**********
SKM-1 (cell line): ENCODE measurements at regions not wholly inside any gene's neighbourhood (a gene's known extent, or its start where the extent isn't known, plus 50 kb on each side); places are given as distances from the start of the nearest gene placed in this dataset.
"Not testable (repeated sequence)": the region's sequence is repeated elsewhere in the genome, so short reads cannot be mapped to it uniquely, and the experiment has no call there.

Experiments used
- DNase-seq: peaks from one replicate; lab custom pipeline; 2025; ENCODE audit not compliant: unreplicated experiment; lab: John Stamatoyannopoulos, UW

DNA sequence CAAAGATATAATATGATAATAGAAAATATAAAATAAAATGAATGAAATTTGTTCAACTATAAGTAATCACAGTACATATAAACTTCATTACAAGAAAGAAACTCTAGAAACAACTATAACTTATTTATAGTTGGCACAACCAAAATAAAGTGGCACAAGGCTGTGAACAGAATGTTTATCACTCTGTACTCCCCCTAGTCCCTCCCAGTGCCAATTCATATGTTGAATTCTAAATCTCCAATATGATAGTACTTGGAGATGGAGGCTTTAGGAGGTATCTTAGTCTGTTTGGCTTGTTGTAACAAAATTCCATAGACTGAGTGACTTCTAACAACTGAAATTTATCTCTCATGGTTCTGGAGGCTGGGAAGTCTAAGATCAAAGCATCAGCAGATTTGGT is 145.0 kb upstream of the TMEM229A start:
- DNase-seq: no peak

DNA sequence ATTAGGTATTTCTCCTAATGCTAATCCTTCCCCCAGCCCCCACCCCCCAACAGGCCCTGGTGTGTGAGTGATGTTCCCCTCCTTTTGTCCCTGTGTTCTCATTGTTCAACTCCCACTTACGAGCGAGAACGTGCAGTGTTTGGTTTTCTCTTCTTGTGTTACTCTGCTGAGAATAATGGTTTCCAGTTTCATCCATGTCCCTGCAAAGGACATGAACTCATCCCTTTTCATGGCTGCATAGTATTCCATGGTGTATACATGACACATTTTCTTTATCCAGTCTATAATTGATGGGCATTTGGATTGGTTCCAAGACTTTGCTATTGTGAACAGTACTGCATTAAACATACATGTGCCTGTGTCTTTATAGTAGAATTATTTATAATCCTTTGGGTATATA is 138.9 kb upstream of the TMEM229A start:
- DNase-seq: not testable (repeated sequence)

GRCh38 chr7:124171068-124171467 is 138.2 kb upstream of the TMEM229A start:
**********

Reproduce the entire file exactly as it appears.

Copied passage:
SKM-1 (cell line): ENCODE measurements at regions not wholly inside any gene's neighbourhood (a gene's known extent, or its start where the extent isn't known, plus 50 kb on each side); places are given as distances from the start of the nearest gene placed in this dataset.
"Not testable (repeated sequence)": the region's sequence is repeated elsewhere in the genome, so short reads cannot be mapped to it uniquely, and the experiment has no call there.

Experiments used
- DNase-seq: peaks from one replicate; lab custom pipeline; 2025; ENCODE audit not compliant: unreplicated experiment; lab: John Stamatoyannopoulos, UW

DNA sequence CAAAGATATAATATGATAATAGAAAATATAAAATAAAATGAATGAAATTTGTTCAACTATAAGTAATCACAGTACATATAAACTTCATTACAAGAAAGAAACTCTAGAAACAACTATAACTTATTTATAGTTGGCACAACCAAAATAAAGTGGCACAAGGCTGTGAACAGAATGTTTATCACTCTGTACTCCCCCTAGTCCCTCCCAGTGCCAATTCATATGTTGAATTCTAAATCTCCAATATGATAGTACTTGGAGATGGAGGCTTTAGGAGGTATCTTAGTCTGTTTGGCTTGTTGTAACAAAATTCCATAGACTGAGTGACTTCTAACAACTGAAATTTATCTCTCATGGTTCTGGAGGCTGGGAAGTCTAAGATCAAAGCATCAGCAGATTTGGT is 145.0 kb upstream of the TMEM229A start:
- DNase-seq: no peak

DNA sequence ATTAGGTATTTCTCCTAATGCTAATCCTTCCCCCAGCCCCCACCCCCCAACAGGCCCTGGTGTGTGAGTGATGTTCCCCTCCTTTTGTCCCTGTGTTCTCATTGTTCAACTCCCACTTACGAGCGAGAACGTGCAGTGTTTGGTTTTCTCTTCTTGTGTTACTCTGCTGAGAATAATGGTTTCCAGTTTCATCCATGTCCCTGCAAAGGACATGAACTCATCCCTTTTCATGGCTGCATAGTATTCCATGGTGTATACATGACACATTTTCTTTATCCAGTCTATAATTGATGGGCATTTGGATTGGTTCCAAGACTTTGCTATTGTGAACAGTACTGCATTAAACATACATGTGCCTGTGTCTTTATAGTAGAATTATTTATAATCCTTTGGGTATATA is 138.9 kb upstream of the TMEM229A start:
- DNase-seq: not testable (repeated sequence)

GRCh38 chr7:124171068-124171467 is 138.2 kb upstream of the TMEM229A start: